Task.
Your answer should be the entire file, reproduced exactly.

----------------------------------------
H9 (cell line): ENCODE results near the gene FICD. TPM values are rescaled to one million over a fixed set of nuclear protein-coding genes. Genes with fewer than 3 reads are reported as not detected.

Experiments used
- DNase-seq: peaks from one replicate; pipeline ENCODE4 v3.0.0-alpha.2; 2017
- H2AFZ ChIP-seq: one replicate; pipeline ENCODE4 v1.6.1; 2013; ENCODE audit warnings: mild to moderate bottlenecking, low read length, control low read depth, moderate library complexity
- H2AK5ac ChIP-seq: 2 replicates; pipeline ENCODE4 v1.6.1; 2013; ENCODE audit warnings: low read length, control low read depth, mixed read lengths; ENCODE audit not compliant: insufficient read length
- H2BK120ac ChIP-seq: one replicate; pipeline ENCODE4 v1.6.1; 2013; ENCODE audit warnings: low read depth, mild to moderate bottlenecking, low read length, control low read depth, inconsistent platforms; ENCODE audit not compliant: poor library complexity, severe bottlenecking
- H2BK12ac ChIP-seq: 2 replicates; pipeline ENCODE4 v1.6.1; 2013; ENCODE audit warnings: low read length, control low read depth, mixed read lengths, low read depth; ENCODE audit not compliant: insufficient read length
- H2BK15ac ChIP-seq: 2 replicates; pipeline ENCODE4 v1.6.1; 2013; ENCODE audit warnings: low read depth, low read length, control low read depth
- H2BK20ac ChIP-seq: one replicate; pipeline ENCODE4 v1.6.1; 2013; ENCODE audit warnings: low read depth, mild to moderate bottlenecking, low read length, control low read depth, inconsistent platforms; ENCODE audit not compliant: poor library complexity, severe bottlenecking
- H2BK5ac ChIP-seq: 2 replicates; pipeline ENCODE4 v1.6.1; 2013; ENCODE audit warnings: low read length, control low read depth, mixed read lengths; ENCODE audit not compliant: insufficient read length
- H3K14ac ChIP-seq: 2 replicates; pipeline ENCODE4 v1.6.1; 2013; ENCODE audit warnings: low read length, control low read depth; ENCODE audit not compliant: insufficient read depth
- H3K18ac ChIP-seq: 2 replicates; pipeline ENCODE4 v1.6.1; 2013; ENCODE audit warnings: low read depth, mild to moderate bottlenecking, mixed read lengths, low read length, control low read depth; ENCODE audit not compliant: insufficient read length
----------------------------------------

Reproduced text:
H9 (cell line): ENCODE results near the gene FICD. TPM values are rescaled to one million over a fixed set of nuclear protein-coding genes. Genes with fewer than 3 reads are reported as not detected.

Experiments used
- DNase-seq: peaks from one replicate; pipeline ENCODE4 v3.0.0-alpha.2; 2017
- H2AFZ ChIP-seq: one replicate; pipeline ENCODE4 v1.6.1; 2013; ENCODE audit warnings: mild to moderate bottlenecking, low read length, control low read depth, moderate library complexity
- H2AK5ac ChIP-seq: 2 replicates; pipeline ENCODE4 v1.6.1; 2013; ENCODE audit warnings: low read length, control low read depth, mixed read lengths; ENCODE audit not compliant: insufficient read length
- H2BK120ac ChIP-seq: one replicate; pipeline ENCODE4 v1.6.1; 2013; ENCODE audit warnings: low read depth, mild to moderate bottlenecking, low read length, control low read depth, inconsistent platforms; ENCODE audit not compliant: poor library complexity, severe bottlenecking
- H2BK12ac ChIP-seq: 2 replicates; pipeline ENCODE4 v1.6.1; 2013; ENCODE audit warnings: low read length, control low read depth, mixed read lengths, low read depth; ENCODE audit not compliant: insufficient read length
- H2BK15ac ChIP-seq: 2 replicates; pipeline ENCODE4 v1.6.1; 2013; ENCODE audit warnings: low read depth, low read length, control low read depth
- H2BK20ac ChIP-seq: one replicate; pipeline ENCODE4 v1.6.1; 2013; ENCODE audit warnings: low read depth, mild to moderate bottlenecking, low read length, control low read depth, inconsistent platforms; ENCODE audit not compliant: poor library complexity, severe bottlenecking
- H2BK5ac ChIP-seq: 2 replicates; pipeline ENCODE4 v1.6.1; 2013; ENCODE audit warnings: low read length, control low read depth, mixed read lengths; ENCODE audit not compliant: insufficient read length
- H3K14ac ChIP-seq: 2 replicates; pipeline ENCODE4 v1.6.1; 2013; ENCODE audit warnings: low read length, control low read depth; ENCODE audit not compliant: insufficient read depth
- H3K18ac ChIP-seq: 2 replicates; pipeline ENCODE4 v1.6.1; 2013; ENCODE audit warnings: low read depth, mild to moderate bottlenecking, mixed read lengths, low read length, control low read depth; ENCODE audit not compliant: insufficient read length